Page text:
“The commandos were intended to be Britain’s storm troops, volunteers selected and trained to carry out destructive raids against Axis targets.”
No Allied commando unit in World War Two could match the record of Britain’s Special Air Service. In just three years, the elite outfit carried out nearly 50 missions behind enemy lines, eliminating more than 7,700 Axis personnel and while taking an estimated 23,000 prisoners. Ben MacIntyre’s latest book, Rogue Heroes, explores the SAS’ secret war in North Africa, the Mediterranean and Europe. In the following excerpt, provided by our friends at Penguin Random House, the noted journalist and historian describes how the famous unit came into being in the most unlikely of places: the recovery ward in a North African army hospital.
By Ben MacIntyre
JULY 1941 — A tall, thin soldier lay, grumpy and immobile, in a Cairo hospital bed. The 25-year-old officer had been brought into the Scottish Military Hospital on June 15, 1941, paralyzed from the waist down. A letter to his mother from the War Office stated that he had suffered “a contusion of the back as a result of enemy action.”
This was not, strictly speaking, true. The injured soldier had not set eyes on the enemy: he had jumped out of a plane, without a helmet or proper training, ripped his parachute on the tail and plummeted to earth at roughly twice the recommended speed. The impact had knocked him out and badly injured his spine, leaving him temporarily blinded and without feeling in his legs. The doctors feared he would never walk again.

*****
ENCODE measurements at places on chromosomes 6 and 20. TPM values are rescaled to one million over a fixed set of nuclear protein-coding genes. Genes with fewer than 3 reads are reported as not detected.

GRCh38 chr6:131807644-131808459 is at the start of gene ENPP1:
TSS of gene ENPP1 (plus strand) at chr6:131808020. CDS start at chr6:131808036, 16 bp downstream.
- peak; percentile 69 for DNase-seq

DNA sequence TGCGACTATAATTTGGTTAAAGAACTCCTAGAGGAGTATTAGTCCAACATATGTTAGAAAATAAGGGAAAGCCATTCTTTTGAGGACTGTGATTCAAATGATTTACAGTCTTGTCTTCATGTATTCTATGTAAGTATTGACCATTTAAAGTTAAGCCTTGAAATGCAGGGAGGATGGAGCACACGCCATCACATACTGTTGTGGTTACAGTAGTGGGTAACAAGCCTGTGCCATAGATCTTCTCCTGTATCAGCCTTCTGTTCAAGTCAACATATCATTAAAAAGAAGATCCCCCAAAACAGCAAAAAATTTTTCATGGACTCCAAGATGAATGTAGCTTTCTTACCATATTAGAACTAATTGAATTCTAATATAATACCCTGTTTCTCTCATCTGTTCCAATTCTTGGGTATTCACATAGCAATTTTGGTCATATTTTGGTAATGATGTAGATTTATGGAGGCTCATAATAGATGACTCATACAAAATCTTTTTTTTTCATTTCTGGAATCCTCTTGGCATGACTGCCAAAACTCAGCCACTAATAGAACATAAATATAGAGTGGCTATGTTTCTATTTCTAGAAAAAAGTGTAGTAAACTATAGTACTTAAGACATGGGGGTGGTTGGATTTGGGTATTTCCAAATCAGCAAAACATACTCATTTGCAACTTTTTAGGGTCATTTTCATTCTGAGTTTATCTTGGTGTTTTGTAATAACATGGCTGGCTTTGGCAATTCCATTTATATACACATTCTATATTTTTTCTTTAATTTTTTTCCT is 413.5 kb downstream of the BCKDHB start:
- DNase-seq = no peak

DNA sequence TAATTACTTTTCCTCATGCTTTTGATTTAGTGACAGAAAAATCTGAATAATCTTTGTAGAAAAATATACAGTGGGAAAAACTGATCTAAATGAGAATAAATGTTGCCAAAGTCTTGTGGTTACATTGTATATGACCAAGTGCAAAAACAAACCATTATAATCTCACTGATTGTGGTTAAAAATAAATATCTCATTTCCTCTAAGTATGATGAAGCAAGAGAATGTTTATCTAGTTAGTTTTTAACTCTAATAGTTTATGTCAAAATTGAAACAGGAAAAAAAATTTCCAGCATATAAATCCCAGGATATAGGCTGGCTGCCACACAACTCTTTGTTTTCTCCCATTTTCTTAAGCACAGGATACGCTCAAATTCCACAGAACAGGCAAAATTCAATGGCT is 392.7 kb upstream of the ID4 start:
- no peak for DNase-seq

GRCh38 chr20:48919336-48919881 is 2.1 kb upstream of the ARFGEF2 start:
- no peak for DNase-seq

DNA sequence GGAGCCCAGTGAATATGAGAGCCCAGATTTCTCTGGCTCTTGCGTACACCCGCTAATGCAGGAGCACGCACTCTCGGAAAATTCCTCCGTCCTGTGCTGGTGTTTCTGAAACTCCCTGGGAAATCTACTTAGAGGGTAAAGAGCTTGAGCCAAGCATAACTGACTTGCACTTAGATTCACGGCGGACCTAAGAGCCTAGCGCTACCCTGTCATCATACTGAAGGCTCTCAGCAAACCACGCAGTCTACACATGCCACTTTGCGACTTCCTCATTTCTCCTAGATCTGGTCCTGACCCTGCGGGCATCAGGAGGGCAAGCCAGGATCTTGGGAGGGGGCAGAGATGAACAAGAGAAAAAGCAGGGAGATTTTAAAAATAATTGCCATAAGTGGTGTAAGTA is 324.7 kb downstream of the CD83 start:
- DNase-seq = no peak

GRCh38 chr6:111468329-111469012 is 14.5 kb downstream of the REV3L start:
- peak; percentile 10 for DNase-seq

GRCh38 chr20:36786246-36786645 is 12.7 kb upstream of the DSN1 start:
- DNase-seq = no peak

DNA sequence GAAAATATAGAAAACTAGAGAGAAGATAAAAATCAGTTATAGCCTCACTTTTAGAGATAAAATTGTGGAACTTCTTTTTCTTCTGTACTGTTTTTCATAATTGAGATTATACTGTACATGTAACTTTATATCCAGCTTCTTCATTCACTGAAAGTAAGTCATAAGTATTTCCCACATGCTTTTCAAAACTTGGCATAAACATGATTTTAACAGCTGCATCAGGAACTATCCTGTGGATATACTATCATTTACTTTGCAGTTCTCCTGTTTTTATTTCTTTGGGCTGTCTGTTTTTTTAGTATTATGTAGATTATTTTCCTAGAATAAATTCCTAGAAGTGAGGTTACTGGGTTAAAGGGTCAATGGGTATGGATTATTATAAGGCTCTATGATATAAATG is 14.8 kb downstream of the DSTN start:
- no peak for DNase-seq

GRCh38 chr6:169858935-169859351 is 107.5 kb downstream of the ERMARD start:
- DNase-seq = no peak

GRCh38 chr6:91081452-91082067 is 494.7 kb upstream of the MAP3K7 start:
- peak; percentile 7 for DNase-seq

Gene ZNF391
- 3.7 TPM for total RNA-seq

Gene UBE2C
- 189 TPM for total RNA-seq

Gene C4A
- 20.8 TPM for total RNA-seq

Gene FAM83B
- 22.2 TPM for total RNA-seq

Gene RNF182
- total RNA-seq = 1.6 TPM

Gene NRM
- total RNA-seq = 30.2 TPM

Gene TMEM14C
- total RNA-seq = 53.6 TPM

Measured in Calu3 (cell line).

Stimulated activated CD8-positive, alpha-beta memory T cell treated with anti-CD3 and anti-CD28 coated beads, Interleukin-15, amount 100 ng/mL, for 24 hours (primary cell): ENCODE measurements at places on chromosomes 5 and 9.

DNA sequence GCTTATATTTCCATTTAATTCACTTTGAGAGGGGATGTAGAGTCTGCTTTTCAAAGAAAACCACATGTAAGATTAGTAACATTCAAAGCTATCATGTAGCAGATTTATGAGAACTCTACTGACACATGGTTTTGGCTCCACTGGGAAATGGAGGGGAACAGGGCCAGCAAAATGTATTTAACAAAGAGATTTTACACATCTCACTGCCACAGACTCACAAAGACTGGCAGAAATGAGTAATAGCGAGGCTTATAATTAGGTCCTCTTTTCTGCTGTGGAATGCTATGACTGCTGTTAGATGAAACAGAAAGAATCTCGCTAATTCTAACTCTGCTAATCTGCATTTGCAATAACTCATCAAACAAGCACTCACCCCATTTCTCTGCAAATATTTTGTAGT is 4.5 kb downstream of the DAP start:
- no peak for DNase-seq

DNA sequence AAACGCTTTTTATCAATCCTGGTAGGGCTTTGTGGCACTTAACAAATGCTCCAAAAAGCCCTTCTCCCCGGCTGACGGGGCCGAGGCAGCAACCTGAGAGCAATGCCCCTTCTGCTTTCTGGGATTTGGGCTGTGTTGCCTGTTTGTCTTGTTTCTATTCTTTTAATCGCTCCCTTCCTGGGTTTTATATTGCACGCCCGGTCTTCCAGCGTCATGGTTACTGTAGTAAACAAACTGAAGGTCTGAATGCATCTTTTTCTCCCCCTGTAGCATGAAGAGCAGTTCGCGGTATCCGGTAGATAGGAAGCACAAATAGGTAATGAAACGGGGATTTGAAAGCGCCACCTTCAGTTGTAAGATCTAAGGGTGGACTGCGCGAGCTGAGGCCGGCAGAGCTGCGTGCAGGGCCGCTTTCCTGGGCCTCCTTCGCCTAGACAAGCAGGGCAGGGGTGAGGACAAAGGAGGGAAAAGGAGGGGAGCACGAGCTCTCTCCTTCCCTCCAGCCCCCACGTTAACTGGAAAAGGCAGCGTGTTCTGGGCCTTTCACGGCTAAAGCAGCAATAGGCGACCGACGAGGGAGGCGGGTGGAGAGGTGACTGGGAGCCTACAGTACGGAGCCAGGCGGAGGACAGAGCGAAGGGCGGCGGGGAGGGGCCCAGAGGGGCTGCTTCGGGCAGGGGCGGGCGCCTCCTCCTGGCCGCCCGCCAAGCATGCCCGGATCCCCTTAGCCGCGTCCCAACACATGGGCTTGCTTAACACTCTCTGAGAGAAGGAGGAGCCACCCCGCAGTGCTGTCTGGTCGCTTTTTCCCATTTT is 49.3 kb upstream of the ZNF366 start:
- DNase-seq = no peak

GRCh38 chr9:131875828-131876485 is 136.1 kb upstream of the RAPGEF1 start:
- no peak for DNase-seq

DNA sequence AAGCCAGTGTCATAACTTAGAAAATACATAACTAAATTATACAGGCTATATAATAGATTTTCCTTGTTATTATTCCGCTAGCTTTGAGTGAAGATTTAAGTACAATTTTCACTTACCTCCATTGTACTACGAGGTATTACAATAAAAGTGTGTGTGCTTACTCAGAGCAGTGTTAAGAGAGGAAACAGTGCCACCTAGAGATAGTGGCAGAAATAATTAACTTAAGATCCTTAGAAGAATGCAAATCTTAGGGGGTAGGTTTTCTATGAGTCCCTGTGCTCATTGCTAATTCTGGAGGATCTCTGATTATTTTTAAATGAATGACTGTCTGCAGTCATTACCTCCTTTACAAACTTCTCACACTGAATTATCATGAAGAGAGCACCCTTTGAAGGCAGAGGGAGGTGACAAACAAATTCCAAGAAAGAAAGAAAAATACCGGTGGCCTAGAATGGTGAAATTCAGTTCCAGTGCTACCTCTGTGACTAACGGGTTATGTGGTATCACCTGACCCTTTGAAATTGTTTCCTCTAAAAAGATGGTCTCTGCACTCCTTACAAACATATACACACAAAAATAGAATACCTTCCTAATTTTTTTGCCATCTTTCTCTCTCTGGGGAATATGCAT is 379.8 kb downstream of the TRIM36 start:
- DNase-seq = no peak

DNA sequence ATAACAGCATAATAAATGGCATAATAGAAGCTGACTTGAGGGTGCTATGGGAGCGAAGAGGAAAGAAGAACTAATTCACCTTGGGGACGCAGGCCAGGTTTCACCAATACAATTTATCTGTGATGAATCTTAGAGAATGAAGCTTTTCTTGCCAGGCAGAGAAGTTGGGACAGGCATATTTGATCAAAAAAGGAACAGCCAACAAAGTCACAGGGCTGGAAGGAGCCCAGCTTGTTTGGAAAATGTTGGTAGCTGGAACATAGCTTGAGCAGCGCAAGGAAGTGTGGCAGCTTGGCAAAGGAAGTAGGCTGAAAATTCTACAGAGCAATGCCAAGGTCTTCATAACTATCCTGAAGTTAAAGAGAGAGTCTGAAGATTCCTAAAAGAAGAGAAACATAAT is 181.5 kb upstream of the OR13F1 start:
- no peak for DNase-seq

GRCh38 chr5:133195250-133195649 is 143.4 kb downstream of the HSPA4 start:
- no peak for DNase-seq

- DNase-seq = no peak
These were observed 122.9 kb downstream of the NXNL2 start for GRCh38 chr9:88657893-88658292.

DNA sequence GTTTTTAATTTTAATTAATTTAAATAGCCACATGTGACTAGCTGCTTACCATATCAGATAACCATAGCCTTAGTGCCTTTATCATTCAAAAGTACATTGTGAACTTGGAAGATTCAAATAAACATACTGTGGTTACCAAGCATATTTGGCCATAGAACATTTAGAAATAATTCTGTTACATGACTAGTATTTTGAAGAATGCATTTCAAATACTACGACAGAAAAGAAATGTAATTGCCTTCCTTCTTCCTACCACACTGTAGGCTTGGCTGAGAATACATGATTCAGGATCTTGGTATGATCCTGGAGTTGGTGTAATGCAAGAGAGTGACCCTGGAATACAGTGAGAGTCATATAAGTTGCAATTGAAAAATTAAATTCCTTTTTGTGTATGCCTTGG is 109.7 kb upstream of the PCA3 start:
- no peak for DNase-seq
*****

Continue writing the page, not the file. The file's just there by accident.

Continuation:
Even before his parachuting accident, the officer’s contribution to the war effort had been minimal: he lacked the most basic military discipline, could not march straight, and was so lazy his comrades had nicknamed him “the Giant Sloth.” Since being posted to Egypt with the British commando force, he had spent much of his time in Cairo’s bars and clubs, or gambling at the racecourse. The nurses at the hospital knew him well, for he frequently popped in during the morning, whey-faced and liverish, to request a blast from the oxygen bottle to cure his hangover. Before his parachute jump landed him in the hospital, he had been under investigation to establish whether he was malingering and ought to be court-martialed. His fellow officers found him charming and entertaining; his senior commanders, for the most part, regarded him as impertinent, incompetent, and profoundly irritating. On completing officer training, he had received a blunt appraisal: “irresponsible and unremarkable.”
The writer Evelyn Waugh, a fellow officer in the commando force, came to visit Stirling about three weeks after his admission to the hospital. Waugh had been misinformed by the matron that one of Stirling’s legs had already been amputated, and he would likely lose the other. “I can’t feel a thing,” Stirling told his friend. Embarrassed, as Englishmen tend to be when faced with disability, Waugh kept up a steady stream of meaningless small talk, perched on the edge of the bed, and studiously avoided the subject of his friend’s paralysis. Every so often, however, he would sneak a surreptitious glance to where Stirling’s remaining leg ought to be, and whenever he did so Stirling, with extreme effort, would wiggle the big toe of his right foot. Finally, Waugh realized he was being teased, and hit Stirling with a pillow.